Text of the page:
Wednesday, January 7, 2009

Coffee With a Side Of Mushrooms

One of my goals this year is to learn how to cultivate mushrooms. What we typically refer to as mushrooms, i.e., what you see at the supermarket or growing on the ground or trees in the woods, is actually only a reproductive structure. The majority of the fungal body that created the structure is hidden within the tree or ground. Fungi are extremely interesting organisms and play an incredibly important role in ecosystems by decomposing organic matter, which allows the nutrients in the matter to be recycled and used by other organisms. In nature there really is no waste or pollution - everything is used by something else and cycled around and around. An interesting example of this is with beer. To make beer or wine you add yeast (uni-cellular fungi) to fruit juice or grain mash. The yeasts eat the sugars in the mix with their waste product being alcohol. Thus, one organism’s excrement is another organism’s Friday night.

A good permaculture plan also tries to minimize waste and to reuse outputs from other elements in the plan. We call this “closing the loop”. Take coffee grounds for example. I wonder how many people take their morning coffee grounds and either throw them out into the garbage or wash them down the sink. That is an example of an open loop. The output from your morning coffee is literally going down the drain. What a waste! Coffee grounds are high in nitrogen and make an excellent fertilizer. You could compost them, sprinkle them in your garden or simply throw them on your lawn. Not only will this fertilize the plants, but it will also keep some harmful bugs away (note: any bidder or strong tasting or smelling plant likely contains natural chemicals that repel insects and animals that may otherwise eat them. Of course some plants have flowers and fruits that attract insects and animals to pollinate or to carry their seeds elsewhere.). In addition, you would be diverting the coffee grounds from the landfill. I remember seeing someone on the Internet selling fertilizer based on used coffee grounds. They were also selling a liquid coffee based fertilizer as well. While this is an ingenious method of closing the loop and making some money, I for one would not pay for used coffee grounds and twice brewed grounds to fertilize my plants, but I suppose there are worse things that one could spend their money on...

In permaculture, we try to cycle are inputs and outputs as many times as possible in order to milk their energy for all they're worth. This is where mushrooms and coffee grounds come into play. I had previously read that one can grow oyster mushrooms on coffee grounds. Doing this would allow the coffee to be used one more time before being used as compost or fertilizer. As I had always wanted to grow mushrooms, I ordered some oyster mushroom (Pleurotus ostreatus) spawn on from a nursery for around $15. Oyster mushrooms are ear-shaped mushrooms that decompose wood and are widespread in the temperate and subtropical forests of the world. When the spawn arrived, I started dumping my morning coffee grounds into an empty yogurt container and added a few tablespoons of the sawdust based spawn. I kept topping the container up with grounds until it was full and then placed it in a dark cupboard. After a few days I could see the white fluffy filaments of the fungal mycelium growing through the coffee. Interestingly, the mycelium and grounds have a very perfumery odour. There are also sometimes drops of water on top of the mycelium, which I call mushroom dew. I have been thinking that maybe I could bottle it and sell it as a fragrance called “Eau de Pleurote”? In any case you can see the fungus growing throughout the grounds photographs at the end of the post.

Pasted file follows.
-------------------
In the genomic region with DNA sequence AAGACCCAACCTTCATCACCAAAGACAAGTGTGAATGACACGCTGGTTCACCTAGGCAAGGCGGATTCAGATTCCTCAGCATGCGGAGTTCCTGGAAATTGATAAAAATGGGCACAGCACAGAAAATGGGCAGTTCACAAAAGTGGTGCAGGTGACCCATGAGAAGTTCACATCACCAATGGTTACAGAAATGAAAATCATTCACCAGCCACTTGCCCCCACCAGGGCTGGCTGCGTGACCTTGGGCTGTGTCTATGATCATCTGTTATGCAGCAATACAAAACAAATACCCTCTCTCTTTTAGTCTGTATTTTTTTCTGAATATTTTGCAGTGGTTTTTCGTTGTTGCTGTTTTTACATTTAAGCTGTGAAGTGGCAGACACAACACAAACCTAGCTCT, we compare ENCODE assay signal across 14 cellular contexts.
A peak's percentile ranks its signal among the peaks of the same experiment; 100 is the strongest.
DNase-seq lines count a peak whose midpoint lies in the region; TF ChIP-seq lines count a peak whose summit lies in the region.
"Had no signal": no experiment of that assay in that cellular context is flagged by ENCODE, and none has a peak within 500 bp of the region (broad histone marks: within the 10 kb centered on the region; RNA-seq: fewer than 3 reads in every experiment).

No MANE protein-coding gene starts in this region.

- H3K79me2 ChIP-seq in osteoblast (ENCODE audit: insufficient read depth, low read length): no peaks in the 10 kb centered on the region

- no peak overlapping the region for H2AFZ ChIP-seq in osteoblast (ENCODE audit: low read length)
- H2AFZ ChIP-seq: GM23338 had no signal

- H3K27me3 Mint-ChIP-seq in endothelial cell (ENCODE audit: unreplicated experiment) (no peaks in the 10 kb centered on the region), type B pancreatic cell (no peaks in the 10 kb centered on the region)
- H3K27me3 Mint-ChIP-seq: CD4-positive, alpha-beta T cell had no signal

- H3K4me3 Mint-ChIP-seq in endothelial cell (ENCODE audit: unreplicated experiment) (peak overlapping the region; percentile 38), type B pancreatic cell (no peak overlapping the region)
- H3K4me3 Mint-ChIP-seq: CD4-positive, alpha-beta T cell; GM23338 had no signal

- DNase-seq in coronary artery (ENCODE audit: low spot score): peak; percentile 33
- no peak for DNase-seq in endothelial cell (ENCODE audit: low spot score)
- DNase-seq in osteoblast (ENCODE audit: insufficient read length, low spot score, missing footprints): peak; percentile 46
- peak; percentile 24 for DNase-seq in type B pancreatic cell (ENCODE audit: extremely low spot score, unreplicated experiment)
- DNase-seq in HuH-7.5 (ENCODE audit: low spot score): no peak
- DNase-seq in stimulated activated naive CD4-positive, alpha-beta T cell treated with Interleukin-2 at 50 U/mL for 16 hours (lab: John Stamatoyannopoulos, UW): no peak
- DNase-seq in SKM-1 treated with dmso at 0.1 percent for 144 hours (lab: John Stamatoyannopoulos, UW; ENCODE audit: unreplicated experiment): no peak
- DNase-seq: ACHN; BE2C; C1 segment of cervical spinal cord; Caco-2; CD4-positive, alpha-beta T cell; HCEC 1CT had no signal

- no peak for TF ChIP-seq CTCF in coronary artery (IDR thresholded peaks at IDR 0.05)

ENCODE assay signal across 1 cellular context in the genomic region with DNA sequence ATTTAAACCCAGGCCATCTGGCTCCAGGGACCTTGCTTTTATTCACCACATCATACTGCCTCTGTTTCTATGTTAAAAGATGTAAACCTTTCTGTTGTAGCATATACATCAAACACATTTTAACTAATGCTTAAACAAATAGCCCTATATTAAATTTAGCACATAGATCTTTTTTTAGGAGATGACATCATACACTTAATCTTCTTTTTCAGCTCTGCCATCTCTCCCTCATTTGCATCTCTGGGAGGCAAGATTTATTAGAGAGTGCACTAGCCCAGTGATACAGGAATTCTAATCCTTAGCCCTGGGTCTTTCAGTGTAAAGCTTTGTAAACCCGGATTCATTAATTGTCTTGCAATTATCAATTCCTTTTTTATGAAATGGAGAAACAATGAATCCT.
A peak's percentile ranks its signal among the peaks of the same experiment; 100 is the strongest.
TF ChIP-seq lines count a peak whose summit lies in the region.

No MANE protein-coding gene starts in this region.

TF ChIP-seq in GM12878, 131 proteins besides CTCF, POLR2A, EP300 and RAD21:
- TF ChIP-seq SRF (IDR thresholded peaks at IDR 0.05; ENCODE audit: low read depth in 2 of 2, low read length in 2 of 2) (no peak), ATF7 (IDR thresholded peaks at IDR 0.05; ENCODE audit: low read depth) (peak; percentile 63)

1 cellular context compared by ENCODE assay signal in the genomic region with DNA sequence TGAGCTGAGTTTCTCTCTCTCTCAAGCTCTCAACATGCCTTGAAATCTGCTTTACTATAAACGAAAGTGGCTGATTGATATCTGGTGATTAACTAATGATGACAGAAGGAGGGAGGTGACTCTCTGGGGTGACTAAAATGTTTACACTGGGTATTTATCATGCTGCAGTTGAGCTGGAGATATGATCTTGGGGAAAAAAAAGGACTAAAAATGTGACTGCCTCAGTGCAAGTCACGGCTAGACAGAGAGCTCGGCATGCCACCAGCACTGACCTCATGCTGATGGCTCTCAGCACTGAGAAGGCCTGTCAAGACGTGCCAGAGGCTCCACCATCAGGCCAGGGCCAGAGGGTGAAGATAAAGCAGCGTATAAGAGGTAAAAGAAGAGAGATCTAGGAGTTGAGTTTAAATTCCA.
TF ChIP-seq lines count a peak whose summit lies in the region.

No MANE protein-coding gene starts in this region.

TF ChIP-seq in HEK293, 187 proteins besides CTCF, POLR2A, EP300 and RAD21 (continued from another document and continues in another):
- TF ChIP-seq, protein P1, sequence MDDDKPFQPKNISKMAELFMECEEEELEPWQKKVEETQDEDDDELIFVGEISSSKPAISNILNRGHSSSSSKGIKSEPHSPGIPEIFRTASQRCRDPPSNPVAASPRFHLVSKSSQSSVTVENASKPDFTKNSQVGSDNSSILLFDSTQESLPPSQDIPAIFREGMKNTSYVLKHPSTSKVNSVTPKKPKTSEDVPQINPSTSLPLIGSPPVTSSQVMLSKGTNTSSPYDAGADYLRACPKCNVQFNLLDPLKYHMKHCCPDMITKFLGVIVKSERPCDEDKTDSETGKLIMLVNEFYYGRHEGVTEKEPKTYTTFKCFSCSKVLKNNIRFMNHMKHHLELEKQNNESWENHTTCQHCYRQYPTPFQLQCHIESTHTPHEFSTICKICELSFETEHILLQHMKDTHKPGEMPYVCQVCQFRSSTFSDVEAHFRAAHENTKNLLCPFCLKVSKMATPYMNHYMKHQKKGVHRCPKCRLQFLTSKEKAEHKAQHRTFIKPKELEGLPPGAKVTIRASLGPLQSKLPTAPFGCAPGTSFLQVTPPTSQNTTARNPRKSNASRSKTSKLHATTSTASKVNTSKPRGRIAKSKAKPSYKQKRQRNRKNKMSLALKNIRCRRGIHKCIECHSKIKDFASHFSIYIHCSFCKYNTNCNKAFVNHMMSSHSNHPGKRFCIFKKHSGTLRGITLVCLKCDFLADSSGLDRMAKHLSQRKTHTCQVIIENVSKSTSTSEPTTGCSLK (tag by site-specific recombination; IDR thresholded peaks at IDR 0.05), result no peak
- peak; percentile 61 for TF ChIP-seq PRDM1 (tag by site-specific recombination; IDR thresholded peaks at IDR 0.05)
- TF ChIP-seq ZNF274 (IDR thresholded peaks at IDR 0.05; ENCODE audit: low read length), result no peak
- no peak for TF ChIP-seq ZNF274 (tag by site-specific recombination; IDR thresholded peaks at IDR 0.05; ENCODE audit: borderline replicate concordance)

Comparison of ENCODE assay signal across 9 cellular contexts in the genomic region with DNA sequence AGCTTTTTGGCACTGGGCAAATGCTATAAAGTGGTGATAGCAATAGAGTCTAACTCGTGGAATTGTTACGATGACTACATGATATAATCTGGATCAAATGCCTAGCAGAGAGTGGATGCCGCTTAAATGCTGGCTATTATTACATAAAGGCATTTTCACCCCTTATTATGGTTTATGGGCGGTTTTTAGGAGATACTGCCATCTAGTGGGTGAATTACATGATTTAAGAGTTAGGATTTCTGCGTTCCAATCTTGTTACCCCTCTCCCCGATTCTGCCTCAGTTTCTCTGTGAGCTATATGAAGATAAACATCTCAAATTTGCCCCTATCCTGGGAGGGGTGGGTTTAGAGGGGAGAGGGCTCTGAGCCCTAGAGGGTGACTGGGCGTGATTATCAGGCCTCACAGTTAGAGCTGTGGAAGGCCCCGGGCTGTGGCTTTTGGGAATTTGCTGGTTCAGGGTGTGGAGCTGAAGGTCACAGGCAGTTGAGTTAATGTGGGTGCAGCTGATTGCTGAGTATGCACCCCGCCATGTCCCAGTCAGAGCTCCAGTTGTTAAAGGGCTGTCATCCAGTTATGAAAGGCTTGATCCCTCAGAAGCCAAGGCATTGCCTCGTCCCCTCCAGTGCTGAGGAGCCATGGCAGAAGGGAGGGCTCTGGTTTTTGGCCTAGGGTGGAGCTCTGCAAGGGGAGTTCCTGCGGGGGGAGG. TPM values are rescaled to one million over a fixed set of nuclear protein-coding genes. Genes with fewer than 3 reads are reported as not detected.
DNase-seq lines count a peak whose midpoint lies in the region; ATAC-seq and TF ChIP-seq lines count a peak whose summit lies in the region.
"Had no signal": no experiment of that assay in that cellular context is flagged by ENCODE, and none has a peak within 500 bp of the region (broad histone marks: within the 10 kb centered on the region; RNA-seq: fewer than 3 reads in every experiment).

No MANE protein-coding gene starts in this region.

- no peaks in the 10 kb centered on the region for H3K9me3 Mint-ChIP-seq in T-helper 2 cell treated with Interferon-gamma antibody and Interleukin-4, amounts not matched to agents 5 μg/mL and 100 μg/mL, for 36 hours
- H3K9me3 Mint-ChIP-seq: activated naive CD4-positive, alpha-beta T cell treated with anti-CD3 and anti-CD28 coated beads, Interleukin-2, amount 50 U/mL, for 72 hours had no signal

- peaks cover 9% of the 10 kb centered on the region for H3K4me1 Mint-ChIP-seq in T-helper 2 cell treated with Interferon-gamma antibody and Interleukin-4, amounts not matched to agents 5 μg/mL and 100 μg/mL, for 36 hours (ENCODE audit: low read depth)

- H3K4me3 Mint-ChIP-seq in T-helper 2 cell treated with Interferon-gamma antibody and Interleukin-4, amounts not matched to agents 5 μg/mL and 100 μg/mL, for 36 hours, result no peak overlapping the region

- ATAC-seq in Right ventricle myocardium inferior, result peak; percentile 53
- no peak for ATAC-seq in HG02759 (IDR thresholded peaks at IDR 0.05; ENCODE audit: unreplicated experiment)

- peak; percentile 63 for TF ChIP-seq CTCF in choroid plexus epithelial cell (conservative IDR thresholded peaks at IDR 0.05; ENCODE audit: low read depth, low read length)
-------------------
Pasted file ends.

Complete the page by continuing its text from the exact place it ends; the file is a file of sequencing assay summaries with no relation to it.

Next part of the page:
To get the fungus to fruit I am going to cut some slips on the side of the container and dipped it in ice water for a couple of hours. This stresses the fungus and causes it to start growing the reproductive structures that are so tasty fried in a little bit of olive oil.

If you want to learn a little bit more about the interesting world of fungi take a look at the following short presentation by leading fungi expert Dr. Paul Stamets, a, entitled, "6 ways mushrooms can save the world."

Finally, if you have any mushroom growing experiences please feel free to write about them in the comments section. Alternatively, if you can think of any ways we can “close loops” you can write about those as well.

Yours permaculturally,

December 29, 2008January 2, 2009
January 4, 2009
January 7, 2009


Anonymous said...

Very interesting! How long does the whole process take? I.e. how long until you can be frying those mushrooms in olive oil?

Pureland Permaculture said...

I am now sure how long the process takes exactly as I have never done it before. They are starting to fruit but I may have let them get too dry we shall see. I have a commercial mushroom bag that is currently fruiting REALLY fast.

DJEB said...

Pleurotus ostreatus also makes a great motor oil disposal system. Just pour the use oil into the mushroom substrate and let them convert it into CO₂ and mycelium.

Ceccers said...

Have you ever tried Kombucha ( My family used to make it as a health drink and it can be very good for the body.

Keep it real. Cara.

Pureland Permaculture said...

I haven't tried it. I have tried to find it before but no luck!